In the first place, contrary to the procedure laid down in Section 6 (supra), the respondent judge did not require the filing of respondent's affidavit nor allow petitioner to submit a counter-affidavit opposing the dissolution of the writ in question. Likewise, no hearing was conducted to enable the respondent judge to determine whether the continuance of the writ of injunction may cause irreparable damage to the respondent. And while it may conceded that the court a quo set the hearing on respondent's motion for reconsideration on 01 April 2005, the same was reset to 06 April 2005 for the purpose of receiving evidence on the new allegations that respondent failed to present at the hearing on the application for injunction. We have gone over the minutes of the proceedings held before the court a quo but there is nothing in the records to show that a hearing was ever conducted on 06 April 2005 or at anytime thereafter to determine the grounds for nullification of the order granting the writ application and the propriety of dissolving the writ previously issued by the court a quo. Such fatal omission notwithstanding, the respondent judge gratuitously issued the resolution granting the motion for reconsideration that resulted in the dissolution of the mandatory injunction.

Needless to state. The respondent judge gravely abused his discretion when he dissolved the subject Writ without conducting a hearing to assess the prevailing circumstances and without requiring the respondents to file a counter-bond as required in Section 6 of Rule 58 of the Rules of Civil Procedure.[57] (Emphasis supplied)
The records are bereft of any order which required PPA to submit an affidavit in support of the injunction relief it sought. Neither was NIASSI given any chance to oppose the petition through a counter-affidavit. More importantly, no hearing was conducted to determine whether the writ of injunction earlier issued, indeed, caused irreparable damage to PPA.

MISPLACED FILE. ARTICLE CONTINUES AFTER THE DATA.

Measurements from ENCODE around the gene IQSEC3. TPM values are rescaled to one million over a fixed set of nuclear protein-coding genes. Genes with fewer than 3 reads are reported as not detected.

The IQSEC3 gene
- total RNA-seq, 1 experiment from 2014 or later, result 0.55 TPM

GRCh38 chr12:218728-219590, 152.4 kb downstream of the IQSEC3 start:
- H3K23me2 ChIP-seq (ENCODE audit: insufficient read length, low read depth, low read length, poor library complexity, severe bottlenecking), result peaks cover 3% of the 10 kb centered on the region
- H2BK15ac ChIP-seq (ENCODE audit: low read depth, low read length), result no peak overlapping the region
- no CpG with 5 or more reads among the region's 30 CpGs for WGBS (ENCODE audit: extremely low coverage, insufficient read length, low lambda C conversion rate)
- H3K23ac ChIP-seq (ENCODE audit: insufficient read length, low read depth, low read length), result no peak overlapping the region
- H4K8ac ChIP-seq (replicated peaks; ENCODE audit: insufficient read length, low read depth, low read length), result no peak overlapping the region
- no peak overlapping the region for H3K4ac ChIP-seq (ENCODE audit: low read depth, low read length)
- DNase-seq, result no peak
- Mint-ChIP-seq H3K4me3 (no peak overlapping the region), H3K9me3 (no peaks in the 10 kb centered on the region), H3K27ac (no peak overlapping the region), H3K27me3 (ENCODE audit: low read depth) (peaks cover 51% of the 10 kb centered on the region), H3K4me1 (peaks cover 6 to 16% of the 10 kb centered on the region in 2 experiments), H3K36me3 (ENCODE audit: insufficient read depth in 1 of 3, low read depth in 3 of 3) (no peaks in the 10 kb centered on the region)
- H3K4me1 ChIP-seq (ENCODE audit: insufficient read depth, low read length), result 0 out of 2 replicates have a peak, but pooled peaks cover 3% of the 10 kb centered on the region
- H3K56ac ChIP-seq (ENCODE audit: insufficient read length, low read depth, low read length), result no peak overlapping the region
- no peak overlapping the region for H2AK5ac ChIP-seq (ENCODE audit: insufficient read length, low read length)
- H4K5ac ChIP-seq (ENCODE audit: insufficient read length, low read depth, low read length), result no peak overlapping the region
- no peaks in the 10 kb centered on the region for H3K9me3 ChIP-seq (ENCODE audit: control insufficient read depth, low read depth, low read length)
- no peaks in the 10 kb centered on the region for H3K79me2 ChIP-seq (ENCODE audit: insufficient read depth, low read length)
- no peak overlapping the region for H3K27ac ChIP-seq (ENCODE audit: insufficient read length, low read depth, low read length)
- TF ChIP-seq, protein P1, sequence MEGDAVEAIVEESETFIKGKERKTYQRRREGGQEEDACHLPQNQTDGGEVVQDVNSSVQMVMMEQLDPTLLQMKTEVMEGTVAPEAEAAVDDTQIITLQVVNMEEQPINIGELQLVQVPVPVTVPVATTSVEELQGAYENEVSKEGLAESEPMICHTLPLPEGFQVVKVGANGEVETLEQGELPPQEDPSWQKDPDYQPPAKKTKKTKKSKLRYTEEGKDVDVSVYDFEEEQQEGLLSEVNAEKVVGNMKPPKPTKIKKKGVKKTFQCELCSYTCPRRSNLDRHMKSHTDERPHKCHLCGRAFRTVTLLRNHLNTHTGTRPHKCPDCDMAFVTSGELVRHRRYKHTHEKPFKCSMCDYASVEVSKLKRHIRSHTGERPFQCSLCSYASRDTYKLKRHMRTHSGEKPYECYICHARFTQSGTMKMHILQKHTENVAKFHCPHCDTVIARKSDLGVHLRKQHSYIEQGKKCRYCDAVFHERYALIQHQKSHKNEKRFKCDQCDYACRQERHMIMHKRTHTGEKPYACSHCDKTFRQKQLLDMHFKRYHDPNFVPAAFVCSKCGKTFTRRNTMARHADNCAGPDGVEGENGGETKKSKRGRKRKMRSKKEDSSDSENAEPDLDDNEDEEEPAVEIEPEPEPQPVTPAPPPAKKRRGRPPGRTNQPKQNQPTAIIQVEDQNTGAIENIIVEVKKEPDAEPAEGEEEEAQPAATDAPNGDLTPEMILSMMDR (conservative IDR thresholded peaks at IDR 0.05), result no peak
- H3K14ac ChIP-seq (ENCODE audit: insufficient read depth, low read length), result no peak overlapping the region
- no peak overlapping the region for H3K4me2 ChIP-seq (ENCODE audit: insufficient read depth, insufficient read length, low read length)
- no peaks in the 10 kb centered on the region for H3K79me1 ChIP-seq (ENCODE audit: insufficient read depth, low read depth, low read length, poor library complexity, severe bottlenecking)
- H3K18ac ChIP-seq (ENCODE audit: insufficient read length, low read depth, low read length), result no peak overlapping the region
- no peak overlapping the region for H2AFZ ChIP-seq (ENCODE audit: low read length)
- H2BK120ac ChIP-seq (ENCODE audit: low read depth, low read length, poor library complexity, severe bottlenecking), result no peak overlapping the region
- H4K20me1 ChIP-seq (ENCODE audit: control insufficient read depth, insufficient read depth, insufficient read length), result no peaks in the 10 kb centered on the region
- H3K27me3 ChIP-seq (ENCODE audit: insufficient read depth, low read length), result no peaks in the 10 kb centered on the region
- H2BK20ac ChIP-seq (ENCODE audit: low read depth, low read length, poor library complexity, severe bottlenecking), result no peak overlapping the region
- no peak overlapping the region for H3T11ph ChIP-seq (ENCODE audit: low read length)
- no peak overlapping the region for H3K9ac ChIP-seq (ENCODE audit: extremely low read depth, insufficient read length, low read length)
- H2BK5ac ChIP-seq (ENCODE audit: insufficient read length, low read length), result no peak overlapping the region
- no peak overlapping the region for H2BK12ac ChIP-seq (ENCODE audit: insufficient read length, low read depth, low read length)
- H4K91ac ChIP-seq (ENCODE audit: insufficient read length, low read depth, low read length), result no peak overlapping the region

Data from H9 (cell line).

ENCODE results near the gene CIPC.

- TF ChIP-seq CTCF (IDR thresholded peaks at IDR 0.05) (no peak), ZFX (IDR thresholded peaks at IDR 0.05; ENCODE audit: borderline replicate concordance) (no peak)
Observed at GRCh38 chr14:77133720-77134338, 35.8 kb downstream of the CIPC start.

The fact that NIASSI has been deprived due process, taken together with the circumstance that the resulting orders were immediately executory, perforce takes this case outside the purview of the rule requiring a previous motion for reconsideration.[58] The deprivation of NIASSI's right to due process taints the proceedings against it. The court's order which was immediately executory render the matter as one of extreme urgency. The situation easily falls under one of the recognized exceptions to the rule that a motion for reconsideration should first be availed of before filing a petition for certiorari.

Be that as it may, when the rules of procedure are rigid and strict in application, resulting in technicalities that tend to frustrate rather than promote justice, the Court is empowered to suspend them.[59]

It would be in the interest of justice to reinstate the preliminary mandatory injunction the RTC has earlier issued in favor of NIASSI. The stevedoring company has proven that it stands to suffer irreparable injury with PPA's continued use of its facilities and takeover of the port. Even though PPA is a governmental arm, it does not stand above the law in the guise of protecting the public interest.

It should also be noted that an arrastre contract is not an ordinary agreement involving merely parties therein, as it affects the public in general.[60] In all contracts, the law must protect all parties in securing fair play and equity to prevail.

WHEREFORE, the petition is DENIED and the appealed Decision of the Court of Appeals is AFFIRMED.


Ynares-Santiago, (Chairperson), Austria-Martinez, Chico-Nazario, and Nachura, JJ., concur.

[1] Roosevelt, T., Third Annual Message to Congress (1903).

[2] Rollo, pp. 461-492. Penned by Associate Justice Ricardo R. Rosario, with Associate Justices Ramon R. Garcia and Mario V. Lopez, concurring.

[3] Id. at 305-308. Dated April 11, 2005. Penned by Judge Godofredo B. Abul, Jr., RTC, Br. 4, Butuan City.

[4] Id. at 602-608. Dated March 28, 2005.